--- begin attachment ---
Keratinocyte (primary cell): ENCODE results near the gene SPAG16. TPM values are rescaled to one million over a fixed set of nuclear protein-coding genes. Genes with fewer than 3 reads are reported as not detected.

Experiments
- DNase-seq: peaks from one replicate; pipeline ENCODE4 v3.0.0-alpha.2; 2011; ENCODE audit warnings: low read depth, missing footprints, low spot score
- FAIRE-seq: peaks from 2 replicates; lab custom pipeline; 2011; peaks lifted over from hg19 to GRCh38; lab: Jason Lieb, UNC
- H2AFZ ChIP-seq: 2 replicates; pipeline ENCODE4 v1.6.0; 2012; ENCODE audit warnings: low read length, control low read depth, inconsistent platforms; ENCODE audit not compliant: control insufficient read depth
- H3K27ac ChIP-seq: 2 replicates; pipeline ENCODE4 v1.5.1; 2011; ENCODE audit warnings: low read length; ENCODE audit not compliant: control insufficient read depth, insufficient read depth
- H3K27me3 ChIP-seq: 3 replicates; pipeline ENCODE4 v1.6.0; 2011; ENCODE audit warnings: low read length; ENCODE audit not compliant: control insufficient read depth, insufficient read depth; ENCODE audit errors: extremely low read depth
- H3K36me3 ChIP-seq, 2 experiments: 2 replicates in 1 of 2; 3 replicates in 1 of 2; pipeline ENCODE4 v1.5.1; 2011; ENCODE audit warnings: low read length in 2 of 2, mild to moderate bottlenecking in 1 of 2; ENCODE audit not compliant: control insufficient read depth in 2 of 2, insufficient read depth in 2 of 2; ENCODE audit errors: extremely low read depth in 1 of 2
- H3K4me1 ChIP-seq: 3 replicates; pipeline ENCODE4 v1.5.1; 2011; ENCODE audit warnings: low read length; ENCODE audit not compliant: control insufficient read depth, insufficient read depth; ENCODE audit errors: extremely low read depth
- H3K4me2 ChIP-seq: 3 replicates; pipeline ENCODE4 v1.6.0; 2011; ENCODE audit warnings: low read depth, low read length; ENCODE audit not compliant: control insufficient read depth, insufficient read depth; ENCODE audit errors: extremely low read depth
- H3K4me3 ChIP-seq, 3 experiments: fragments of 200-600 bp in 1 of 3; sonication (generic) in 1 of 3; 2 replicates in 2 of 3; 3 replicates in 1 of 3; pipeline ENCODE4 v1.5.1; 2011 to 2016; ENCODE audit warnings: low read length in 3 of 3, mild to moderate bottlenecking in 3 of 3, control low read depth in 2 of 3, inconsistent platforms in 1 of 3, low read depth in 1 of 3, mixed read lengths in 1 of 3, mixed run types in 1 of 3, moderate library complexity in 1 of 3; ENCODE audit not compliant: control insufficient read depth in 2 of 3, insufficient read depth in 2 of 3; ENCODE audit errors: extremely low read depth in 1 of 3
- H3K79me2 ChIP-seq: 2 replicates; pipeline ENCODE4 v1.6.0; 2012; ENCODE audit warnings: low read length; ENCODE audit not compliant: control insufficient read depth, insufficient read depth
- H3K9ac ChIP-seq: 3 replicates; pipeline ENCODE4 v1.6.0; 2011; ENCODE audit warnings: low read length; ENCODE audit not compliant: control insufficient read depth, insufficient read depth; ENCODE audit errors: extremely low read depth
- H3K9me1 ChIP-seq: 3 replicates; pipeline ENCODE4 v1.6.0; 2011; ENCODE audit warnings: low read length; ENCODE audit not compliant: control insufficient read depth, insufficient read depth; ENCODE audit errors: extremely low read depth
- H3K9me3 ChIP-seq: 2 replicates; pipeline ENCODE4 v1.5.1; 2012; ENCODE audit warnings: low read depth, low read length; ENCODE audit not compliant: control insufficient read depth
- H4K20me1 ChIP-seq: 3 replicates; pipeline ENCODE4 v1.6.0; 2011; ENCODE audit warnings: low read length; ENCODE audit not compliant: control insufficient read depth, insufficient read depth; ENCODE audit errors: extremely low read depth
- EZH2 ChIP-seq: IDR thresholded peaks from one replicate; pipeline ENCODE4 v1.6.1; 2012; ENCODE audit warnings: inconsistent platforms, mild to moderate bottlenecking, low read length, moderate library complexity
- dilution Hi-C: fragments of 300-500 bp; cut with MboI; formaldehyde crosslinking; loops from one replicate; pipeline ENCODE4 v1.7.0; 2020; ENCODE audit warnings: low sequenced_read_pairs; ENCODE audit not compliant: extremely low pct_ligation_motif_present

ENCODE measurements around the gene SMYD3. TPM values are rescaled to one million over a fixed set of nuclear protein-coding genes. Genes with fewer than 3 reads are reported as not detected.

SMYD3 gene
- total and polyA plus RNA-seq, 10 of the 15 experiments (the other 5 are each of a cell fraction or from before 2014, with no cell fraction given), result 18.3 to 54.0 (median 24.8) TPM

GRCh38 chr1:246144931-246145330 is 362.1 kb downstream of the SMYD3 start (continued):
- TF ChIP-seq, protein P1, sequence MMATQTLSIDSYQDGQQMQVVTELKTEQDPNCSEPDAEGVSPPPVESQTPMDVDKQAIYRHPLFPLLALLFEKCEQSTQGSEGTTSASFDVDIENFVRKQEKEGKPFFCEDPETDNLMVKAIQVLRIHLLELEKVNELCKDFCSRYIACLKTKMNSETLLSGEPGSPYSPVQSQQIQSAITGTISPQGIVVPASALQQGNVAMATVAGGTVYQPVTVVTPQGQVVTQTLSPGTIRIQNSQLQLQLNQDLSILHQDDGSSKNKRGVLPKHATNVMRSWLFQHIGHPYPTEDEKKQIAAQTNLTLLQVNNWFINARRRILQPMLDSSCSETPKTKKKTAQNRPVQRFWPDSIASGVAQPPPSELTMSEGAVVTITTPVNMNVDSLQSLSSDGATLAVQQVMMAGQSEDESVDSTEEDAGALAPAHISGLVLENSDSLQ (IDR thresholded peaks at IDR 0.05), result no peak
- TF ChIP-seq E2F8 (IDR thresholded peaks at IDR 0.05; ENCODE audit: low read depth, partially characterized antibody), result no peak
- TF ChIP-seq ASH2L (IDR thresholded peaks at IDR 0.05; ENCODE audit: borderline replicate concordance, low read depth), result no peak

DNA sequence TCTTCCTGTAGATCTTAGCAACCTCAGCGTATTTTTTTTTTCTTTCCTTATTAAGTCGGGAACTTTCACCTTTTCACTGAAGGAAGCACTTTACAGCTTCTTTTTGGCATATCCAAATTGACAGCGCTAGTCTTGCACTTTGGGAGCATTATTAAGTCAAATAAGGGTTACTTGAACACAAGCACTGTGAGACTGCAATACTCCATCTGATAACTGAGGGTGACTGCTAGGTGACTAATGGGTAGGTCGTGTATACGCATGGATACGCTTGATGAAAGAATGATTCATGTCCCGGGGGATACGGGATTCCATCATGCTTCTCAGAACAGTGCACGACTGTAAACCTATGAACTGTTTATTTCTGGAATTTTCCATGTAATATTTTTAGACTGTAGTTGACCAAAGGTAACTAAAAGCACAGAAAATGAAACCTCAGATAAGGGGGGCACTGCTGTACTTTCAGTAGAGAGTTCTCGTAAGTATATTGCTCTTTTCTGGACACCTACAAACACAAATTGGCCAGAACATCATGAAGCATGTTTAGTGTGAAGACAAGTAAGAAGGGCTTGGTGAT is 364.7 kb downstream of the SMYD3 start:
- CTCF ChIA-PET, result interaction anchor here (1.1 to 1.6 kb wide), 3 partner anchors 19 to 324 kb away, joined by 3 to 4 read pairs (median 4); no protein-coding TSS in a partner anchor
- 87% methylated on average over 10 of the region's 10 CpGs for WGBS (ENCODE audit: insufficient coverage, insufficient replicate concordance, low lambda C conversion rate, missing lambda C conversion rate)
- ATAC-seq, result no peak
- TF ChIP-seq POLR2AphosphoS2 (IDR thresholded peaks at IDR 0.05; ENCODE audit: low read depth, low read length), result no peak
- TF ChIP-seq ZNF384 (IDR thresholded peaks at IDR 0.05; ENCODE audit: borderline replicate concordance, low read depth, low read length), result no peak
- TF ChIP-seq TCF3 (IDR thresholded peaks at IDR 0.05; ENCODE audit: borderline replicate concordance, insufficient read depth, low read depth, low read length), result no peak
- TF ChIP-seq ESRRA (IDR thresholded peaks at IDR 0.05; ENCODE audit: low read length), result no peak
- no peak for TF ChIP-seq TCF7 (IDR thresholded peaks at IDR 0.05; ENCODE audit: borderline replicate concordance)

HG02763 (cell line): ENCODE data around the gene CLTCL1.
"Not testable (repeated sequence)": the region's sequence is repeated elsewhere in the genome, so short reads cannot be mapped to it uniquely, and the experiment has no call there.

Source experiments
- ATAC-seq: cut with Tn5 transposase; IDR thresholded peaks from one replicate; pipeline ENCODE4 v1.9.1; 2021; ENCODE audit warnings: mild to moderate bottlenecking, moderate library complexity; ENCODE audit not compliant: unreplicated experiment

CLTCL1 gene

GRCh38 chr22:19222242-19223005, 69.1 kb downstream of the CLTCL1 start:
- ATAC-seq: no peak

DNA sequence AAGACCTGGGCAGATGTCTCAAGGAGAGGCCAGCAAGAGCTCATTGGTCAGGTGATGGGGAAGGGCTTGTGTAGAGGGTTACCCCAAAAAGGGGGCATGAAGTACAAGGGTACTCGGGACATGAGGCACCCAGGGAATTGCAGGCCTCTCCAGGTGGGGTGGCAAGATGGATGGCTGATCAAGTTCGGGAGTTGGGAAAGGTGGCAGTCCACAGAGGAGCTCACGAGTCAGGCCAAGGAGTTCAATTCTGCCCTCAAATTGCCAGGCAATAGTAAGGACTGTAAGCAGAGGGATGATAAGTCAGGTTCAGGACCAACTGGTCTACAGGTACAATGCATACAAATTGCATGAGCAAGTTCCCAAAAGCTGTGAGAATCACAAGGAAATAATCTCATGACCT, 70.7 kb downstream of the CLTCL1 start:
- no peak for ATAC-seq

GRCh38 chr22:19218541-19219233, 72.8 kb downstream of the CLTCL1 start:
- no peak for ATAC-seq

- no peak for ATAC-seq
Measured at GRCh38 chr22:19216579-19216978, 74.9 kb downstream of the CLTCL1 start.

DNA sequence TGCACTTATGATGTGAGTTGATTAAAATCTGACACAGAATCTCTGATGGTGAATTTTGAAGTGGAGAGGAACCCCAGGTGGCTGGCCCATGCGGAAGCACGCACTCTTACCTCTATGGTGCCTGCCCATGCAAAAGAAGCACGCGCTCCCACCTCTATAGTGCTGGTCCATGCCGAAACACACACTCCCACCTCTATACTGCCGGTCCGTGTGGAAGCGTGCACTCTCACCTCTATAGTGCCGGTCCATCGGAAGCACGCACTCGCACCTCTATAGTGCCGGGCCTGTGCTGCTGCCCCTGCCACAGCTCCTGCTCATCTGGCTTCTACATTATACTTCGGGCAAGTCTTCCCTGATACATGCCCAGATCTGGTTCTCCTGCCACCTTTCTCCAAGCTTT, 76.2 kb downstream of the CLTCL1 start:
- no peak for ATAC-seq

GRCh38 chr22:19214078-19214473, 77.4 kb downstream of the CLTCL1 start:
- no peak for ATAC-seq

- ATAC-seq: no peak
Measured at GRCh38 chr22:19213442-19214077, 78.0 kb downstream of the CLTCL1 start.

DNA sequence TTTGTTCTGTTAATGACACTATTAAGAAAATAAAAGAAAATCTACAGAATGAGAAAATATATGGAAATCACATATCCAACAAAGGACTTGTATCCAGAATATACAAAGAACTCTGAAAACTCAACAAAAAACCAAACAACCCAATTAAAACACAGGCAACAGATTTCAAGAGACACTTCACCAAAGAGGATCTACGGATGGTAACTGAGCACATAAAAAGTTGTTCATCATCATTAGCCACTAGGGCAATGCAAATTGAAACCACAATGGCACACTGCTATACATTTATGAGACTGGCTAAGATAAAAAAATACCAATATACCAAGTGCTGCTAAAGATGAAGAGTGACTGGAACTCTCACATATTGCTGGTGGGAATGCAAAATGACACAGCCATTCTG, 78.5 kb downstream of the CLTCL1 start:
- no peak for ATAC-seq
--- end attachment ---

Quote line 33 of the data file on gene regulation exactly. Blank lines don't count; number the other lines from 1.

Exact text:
- TF ChIP-seq ESRRA (IDR thresholded peaks at IDR 0.05; ENCODE audit: low read length), result no peak